Minerals rights in an oil and gas lease differ from surface rights. A landowner may own the surface land but not the mineral rights of that land. The owner of the land should check on whether he/she has ownership of mineral rights or title on the land.
One of the places to check on real ownership is through an independent landman or a bank. The landowner can also use an abstract company. Whoever is the one contacted to perform a mineral title is then empowered to obtain an ownership report or mineral takeoff.
The owner of the land, in order to legally negotiate with an oil and gas production company, has to know whether they have clear title to the mineral rights of that land. In many cases, the mineral rights are separated from the surface rights.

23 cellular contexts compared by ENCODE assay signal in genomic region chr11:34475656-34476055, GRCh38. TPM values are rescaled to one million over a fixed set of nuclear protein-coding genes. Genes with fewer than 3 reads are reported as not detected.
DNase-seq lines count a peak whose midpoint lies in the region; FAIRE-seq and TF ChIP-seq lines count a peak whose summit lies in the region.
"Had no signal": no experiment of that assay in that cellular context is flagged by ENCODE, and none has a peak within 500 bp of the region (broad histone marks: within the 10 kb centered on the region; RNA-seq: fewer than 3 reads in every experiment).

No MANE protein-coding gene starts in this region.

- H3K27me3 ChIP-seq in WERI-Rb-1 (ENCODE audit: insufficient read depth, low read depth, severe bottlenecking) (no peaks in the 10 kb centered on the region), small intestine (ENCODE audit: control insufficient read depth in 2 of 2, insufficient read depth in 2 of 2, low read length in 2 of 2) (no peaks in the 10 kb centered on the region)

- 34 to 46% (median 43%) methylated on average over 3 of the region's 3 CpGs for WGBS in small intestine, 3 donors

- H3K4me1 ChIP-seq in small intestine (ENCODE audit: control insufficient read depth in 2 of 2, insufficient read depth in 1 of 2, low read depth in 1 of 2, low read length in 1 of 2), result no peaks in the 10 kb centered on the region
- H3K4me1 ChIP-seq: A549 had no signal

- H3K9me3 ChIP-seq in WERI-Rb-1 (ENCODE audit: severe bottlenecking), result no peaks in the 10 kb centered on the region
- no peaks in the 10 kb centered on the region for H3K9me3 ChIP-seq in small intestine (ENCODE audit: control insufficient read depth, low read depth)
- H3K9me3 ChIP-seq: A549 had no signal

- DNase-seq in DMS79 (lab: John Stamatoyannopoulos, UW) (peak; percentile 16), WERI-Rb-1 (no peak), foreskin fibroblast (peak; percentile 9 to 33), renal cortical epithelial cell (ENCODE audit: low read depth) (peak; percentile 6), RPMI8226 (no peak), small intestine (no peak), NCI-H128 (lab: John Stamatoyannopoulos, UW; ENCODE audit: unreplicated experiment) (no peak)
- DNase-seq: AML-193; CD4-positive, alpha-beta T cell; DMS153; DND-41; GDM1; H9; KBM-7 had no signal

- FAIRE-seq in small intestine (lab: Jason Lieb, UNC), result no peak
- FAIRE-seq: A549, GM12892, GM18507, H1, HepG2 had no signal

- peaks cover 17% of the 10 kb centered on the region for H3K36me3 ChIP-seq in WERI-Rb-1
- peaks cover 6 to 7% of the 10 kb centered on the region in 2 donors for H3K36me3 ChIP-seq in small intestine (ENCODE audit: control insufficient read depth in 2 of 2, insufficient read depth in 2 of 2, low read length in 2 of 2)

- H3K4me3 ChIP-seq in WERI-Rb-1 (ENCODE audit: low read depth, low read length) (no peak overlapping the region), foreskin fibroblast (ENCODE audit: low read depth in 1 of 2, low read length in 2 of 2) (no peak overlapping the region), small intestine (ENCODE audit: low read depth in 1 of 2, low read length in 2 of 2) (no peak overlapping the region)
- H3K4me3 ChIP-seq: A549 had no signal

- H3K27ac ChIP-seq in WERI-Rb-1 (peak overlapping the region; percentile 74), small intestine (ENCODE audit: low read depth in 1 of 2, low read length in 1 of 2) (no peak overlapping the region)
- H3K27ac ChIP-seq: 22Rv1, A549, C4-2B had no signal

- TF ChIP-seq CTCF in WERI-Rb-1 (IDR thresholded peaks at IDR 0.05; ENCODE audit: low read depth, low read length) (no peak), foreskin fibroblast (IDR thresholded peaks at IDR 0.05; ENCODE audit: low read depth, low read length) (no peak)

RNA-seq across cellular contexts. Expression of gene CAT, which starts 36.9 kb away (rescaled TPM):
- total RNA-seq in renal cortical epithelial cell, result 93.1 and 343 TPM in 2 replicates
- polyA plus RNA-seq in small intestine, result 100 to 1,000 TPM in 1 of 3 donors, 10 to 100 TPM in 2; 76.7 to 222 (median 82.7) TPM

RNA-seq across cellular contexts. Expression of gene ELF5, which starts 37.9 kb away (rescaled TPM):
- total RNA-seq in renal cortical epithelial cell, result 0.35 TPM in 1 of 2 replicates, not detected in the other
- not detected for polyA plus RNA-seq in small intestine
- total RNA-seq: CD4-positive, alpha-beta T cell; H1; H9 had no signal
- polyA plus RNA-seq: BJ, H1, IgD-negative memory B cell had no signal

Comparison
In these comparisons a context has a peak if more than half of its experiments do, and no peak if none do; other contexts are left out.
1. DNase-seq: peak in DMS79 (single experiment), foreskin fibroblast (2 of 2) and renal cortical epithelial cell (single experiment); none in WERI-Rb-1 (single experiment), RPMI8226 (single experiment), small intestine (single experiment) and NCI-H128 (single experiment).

After the landowner has received a report of the land's mineral rights and who holds those rights, then the owner can discuss and negotiate in good faith with any oil and gas production company.
Only the mineral right owner may execute an oil or gas lease conveying his interest to the production company.
Surface rights and ownership of land is when the mineral rights have been detached. The surface rights owner can have the full use of the land; however, surface possession is subject to the mineral rights owner's right of extracting the minerals.